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Dear Ballito Pro: this is how NOT to handle a PR disaster

It happened in slow motion. Like a train heading for a car stuck on the railway line. You know what is about to happen but you're hoping that someone stops it in time.

The post began to pick up momentum in the late evening of 26 June. It had already garnered a thousand or so shares and comments, but a representative of the Ballito Pro and its sponsors were yet to make any sort of formal statement. Ballito Pro competitor Zoe Steyn had received exactly half the prize money received by her male counterpart and South Africa isn’t impressed.

Then came the excuses. Anyone with any common sense could see this wasn’t going to end well for the organisers or any of the associated sponsors.

“The World Surf League is the governing and sanctioning body of the event that determine all prize money and rankings. We have brought this to their attention for further comment,” they said. A full two days after the image had begun receiving the first negative feedback.

What the fail!? Not only did it take the organisers two full days to address what was clearly a rather impassioned social media outcry, but their first response was not “hey folks, we totally hear what you’re saying and this isn’t cool. Give us some time to figure out how to fix this.” Their first response was ‘actually its someone else’s fault’.

We’ve heard it a lot recently: “a junior staff member” or “this is not what our business believes in” (but it happened anyway).

A little less conversation, a little more action please

It is time that brands start understanding that excuses and throwing other people under the bus to cover up their own negligence or bad corporate culture is not going to cut it with consumers anymore. They want to see action. They want to see you do something instead of hearing your carefully crafted lip service.

The Ballito Pro and its sponsors could have stopped this runaway train by simply saying: “we hear you. It’s 2018 and this is not cool. We are going to take this up with the World Surf League as a matter of urgency, but in the meantime, as a gesture of goodwill and a demonstration of our commitment to equal pay, we are going to top Zoe’s prize money up to the R8000.00 she deserves.” Easy.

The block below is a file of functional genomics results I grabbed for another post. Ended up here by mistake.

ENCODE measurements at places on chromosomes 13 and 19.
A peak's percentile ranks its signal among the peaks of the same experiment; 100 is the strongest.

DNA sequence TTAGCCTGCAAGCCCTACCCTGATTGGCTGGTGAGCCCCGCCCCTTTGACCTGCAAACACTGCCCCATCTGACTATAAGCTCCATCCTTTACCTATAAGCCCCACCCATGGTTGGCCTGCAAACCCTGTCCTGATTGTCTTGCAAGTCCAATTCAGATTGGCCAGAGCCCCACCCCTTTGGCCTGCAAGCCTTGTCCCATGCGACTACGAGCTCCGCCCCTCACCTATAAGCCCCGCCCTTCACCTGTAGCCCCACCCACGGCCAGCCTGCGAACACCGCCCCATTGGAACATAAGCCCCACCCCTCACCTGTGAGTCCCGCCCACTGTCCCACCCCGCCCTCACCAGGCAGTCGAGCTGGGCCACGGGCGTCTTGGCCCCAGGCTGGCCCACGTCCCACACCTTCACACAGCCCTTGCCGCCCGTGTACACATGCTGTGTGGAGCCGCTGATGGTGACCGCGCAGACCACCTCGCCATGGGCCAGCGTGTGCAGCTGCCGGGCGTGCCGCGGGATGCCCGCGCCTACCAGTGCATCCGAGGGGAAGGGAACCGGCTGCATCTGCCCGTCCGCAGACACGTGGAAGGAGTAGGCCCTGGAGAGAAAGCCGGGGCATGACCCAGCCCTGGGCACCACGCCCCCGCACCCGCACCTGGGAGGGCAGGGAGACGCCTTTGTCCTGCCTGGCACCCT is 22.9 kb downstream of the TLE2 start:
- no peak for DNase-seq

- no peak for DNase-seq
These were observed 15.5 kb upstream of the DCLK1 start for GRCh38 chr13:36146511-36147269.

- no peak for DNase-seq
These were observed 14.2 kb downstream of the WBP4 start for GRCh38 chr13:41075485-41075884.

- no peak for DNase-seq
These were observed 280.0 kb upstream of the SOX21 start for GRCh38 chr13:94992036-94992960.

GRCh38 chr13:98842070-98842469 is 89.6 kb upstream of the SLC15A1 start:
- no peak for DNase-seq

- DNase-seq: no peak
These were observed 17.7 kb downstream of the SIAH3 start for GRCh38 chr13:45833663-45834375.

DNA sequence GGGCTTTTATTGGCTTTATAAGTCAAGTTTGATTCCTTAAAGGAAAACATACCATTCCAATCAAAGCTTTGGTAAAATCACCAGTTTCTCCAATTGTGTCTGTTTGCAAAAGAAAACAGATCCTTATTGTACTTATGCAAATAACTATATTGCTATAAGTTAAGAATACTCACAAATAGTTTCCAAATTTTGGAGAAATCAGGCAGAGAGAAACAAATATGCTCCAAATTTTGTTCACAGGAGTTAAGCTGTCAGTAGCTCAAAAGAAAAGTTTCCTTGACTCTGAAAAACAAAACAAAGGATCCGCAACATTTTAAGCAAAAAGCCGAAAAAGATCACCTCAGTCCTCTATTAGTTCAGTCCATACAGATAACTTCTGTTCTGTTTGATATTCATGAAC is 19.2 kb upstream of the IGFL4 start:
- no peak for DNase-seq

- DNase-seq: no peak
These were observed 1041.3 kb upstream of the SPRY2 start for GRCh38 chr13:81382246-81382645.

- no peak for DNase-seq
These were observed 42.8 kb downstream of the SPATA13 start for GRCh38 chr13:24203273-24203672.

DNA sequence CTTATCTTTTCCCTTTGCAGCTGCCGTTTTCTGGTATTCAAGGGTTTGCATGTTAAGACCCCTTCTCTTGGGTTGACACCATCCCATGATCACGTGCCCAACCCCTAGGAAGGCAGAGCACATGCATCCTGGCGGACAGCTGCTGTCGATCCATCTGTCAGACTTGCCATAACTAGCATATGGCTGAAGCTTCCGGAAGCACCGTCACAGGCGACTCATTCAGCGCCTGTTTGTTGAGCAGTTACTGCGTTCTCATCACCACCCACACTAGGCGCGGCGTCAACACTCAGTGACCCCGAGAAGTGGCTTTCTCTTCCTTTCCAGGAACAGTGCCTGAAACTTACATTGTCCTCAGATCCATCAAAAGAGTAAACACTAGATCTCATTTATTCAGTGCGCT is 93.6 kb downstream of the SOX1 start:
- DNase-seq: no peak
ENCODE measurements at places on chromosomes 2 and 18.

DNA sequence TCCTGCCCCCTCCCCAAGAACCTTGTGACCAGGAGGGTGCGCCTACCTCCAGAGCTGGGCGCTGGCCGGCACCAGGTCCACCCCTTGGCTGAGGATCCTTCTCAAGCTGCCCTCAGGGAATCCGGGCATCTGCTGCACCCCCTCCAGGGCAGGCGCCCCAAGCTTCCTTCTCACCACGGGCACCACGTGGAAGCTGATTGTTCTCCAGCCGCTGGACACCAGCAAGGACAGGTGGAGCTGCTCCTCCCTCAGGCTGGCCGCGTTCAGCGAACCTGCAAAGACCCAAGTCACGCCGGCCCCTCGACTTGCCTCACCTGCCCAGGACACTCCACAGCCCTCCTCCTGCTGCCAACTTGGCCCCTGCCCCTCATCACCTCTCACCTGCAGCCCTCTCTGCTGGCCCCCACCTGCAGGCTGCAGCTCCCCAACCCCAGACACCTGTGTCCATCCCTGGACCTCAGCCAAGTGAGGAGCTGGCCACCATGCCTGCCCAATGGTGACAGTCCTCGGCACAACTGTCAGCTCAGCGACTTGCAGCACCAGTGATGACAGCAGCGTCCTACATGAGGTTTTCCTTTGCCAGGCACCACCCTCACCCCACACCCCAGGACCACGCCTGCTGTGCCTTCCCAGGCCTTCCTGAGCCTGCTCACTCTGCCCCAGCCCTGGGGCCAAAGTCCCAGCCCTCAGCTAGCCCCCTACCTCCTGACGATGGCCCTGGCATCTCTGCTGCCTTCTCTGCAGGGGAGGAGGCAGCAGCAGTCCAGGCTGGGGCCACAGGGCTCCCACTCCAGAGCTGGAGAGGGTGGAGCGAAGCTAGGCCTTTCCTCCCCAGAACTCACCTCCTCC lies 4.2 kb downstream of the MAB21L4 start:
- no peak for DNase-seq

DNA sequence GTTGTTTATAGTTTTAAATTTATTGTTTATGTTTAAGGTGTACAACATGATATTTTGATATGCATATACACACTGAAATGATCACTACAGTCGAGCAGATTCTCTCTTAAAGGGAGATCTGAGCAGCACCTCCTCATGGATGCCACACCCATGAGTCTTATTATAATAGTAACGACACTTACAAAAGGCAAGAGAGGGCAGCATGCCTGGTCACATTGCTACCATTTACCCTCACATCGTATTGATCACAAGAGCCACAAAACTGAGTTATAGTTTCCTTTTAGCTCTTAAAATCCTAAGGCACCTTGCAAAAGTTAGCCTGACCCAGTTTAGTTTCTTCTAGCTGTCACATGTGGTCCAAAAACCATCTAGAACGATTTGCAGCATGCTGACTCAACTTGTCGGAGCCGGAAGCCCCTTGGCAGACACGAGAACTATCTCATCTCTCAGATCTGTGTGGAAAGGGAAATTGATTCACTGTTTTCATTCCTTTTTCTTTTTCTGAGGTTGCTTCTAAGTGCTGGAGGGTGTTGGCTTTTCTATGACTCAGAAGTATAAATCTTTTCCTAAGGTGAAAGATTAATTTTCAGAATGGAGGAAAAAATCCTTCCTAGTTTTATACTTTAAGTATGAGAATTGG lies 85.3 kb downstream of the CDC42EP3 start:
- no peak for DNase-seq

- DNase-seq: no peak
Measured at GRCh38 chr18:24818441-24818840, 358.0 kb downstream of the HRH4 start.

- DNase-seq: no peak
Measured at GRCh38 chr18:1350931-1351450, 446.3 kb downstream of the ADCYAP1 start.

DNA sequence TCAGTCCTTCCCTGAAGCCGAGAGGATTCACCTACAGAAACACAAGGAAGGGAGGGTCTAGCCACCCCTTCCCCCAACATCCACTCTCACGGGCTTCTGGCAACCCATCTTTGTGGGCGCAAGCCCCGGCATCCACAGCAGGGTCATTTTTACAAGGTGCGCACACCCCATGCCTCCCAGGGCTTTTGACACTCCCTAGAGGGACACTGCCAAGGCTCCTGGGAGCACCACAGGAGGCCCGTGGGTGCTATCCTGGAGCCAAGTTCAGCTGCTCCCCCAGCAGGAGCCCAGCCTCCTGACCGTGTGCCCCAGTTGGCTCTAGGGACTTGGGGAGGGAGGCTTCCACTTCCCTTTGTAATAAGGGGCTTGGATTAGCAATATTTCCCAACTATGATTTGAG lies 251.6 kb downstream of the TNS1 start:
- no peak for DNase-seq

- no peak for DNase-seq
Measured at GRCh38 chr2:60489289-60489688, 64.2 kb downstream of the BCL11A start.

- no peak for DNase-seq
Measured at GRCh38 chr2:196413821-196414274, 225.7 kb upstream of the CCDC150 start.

If that was going to cause problems with the World Surf League, they could have given her R4000.00 a voucher to buy some surf kit or a few thousand cases of Bos Ice Tea. But no. They gave her niks. Nada. Nothing. Which means that despite your nicely crafted media statement, Zoe is still R4000 down on her male counterpart. And that is what matters to the people currently lambasting you across social media.

What a complete failure to read the crowd.

It is also worthwhile to note that it probably cost someone a lot more than R4000.00 to have their latest carefully crafted statement written. Never mind, the cost of the meetings and phone calls that must be flying around between all the role players at the moment. Oh, the irony.

Wait, it’s 2018 isn’t it?

Another, and probably far more important, conversation that this has started is “how did this happen in the first place?” It is an example of how deep gender disparity and sexism is entrenched in sports, in marketing, in society itself. It is so normalised that we don’t even notice it when it is right in front of our faces. We have apparently come so far. It appears not.

Zoe Steyn is not yet 18, but as a young woman, she has already received the message loud and clear that no matter how you much excel, you will always be worth less than a man. She has been told that by a brand who is supposedly “committed to gender equality” and who “will continue to support the growth and progression of women’s surfing in South Africa.”

Marketers and PR practitioners beware. The message from your customers is loud and clear: no one wants to hear your excuses. We want to know what you’re going to do to change it.

Update: Since the writing of this article, Bos Iced Tea has stepped up to award Zoe an additional R4,000. While the move did come later than it should have, it is good to see that at least one of the brands sponsoring the Ballito Pro actually listened to what the public was asking for. They have not only taken decisive action in relation to the immediate issue at hand, but they have also committed to policy changes and continuing the conversation around gender equality. You can read their full statement here.
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About Shelley Finch

Shelley Finch is the founder of Handcrafted Brands, a creative and digital marketing agency that specialises in working with socially and environmentally conscious brands.
Ralph Ciaio
Wow That's GOOD
Posted on 2 Jul 2018 14:19